Problem : Let $K_1,K_2$ compacts set in $\mathbb{R}^n$. Define : $$ K_1*K_2= \bigcup_{x\in K_1,y \in K_2}[x,y]$$ where $[x,y]=\{ \lambda x + (1-\lambda)y \vert \lambda \in [0,1] \}$

Prove that $K_1*K_2$ is compact.

My proof :

Let $\{a_k\} \in K_1*K_2$, so , for each $k \in \mathbb{N}$ exists $x_k \in K_1$ and $y_k \in K_2$ such that : $a_k \in [x_k,y_k]$. By the definition of $[x_k,y_k]$ exists $\lambda_k \in [0,1]$ such that $a_k = (\lambda_k) x_k + (1-\lambda_k)y_k$. Because $[0,1]$ is compact exists a subsequence $\{\lambda_k\}_{k\in \mathbb{N_1}}$ such that :

$$ \lim_{k\in \mathbb{N}_1} \lambda_k = \lambda \in [0,1] $$

Indeed, because $K_1$ is compact exists a subsequence $\{x_k\}_{k\in\mathbb{N}_2\subseteq \mathbb{N}_1}$ of $\{x_k\}_{k \in \mathbb{N}_1}$ such that :

$$ \lim_{k\in \mathbb{N}_2} x_k = b \in K_1$$

and because $K_2$ is compact exists a subsequence $\{y_k\}_{k\in\mathbb{N}_3 \subseteq \mathbb{N}_2}$ of $\{y_k\}_{k \in \mathbb{N}_2}$ such that :

$$ \lim_{k\in \mathbb{N}_3} y_k = c \in K_2$$

Finally :

$$ \lim_{k \in \mathbb{N}_3}a_k = \lim_{k \in \mathbb{N}_3}(\lambda_k) x_k + \lim_{k \in \mathbb{N}_3}(1-\lambda_k)y_k = \lambda b + (1-\lambda)c=a \in [b,c] $$

So, for each sequence $\{a_k\} \in K_1*K_2$ exists a subsequence convergent to a point of $K_1*K_2$, then $K_1*K_2$ is compact.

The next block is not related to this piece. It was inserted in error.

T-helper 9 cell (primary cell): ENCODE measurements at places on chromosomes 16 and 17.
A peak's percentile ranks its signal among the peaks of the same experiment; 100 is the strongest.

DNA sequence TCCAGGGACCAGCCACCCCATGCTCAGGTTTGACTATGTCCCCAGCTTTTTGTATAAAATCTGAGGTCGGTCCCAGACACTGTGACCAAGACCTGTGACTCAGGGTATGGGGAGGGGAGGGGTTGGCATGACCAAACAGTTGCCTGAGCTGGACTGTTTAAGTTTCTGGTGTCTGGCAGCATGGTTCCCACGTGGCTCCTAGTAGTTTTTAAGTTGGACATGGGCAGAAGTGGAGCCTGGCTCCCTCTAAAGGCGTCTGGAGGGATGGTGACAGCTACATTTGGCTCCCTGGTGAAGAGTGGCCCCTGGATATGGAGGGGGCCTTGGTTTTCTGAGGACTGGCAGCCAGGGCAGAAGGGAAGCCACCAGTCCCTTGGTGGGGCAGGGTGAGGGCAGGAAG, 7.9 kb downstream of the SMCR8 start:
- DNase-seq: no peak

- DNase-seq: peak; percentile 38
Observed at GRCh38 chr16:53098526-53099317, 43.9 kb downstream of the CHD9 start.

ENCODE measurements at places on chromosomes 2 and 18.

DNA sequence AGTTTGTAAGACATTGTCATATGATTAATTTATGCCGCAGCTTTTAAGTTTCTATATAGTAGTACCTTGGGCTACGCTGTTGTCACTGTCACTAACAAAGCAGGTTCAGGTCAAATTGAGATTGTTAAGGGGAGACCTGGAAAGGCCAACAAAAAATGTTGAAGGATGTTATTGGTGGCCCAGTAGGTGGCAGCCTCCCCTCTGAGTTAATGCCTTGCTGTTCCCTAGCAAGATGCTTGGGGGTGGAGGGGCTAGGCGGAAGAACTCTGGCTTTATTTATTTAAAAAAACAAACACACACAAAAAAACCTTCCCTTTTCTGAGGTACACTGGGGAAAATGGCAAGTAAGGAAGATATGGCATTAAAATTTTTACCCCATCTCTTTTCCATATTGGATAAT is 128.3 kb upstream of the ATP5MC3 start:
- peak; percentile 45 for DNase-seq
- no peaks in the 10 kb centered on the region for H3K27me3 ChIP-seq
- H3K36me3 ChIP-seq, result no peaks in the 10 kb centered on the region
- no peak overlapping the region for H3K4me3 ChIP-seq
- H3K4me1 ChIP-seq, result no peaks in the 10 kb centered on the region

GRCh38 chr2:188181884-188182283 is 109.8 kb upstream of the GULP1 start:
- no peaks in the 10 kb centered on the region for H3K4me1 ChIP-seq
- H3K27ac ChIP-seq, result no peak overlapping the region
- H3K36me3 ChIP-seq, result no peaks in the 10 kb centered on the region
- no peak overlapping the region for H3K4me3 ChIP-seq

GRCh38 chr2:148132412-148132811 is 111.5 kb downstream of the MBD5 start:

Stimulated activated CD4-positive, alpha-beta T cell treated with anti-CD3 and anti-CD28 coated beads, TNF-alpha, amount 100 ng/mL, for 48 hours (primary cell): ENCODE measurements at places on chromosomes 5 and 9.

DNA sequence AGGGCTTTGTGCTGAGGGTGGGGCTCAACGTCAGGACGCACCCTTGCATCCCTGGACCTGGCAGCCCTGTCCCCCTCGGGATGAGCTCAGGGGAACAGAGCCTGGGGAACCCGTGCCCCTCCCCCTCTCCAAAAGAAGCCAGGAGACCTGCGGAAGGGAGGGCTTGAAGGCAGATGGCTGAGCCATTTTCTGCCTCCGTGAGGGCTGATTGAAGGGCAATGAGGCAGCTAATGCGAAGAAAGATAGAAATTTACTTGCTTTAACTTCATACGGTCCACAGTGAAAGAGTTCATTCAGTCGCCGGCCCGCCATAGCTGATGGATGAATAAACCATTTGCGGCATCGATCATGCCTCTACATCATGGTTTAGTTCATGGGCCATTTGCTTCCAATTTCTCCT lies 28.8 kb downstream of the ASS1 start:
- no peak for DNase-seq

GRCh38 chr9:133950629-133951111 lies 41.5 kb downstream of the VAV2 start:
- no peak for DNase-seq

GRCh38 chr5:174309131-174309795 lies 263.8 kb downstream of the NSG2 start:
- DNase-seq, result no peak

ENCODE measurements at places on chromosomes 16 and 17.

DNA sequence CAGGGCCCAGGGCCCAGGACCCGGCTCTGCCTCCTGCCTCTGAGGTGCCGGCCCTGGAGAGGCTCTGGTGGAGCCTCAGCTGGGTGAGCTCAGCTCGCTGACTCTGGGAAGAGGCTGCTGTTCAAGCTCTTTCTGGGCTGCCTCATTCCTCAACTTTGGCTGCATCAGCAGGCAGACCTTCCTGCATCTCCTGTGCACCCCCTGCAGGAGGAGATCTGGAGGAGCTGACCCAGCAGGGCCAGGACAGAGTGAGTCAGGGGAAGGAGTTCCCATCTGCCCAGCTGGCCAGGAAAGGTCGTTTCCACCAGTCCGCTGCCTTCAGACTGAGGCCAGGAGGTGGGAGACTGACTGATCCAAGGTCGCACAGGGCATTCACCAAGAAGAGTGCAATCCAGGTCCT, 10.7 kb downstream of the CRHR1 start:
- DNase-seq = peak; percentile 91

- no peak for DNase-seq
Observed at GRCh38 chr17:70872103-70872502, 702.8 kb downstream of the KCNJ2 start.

I know that my proof is something technical, in several books they resume the part of the use of subsequence saying that :

For the compactness of $K_1$ for example, we can suppose, if it were necessary considering subsequence, that $x_k$ converges to $b$

Everything could be stated in terms of sequence : $\lambda_k, x_k$ and $y_k$ but I wanted to do something more "formal". My proof is correct?

  • $\begingroup$ Don’t use \textbf in math mode to create boldface. If you surround text with a single asterisk, *text* you get italics. Two asterisks, you get boldface, **this** will produce this. And *you can do it to multiple words, with a single set*: you can do it to multiple words with a single set. $\endgroup$ – Arturo Magidin May 10 '19 at 3:42
  • $\begingroup$ Thanks for the comment! $\endgroup$ – Juan Daniel Valdivia Fuentes May 10 '19 at 3:43
  • $\begingroup$ Your proof looks fine. $\endgroup$ – copper.hat May 10 '19 at 3:57

Define $f:[0,1]\times K_1 \times K_2$ by $f(t,x,y)=tx+(1-t)y$. Then $K_1*K_2$ is simply the range of this function. Since $f$ is continuous and its domain is compact, so is the range.


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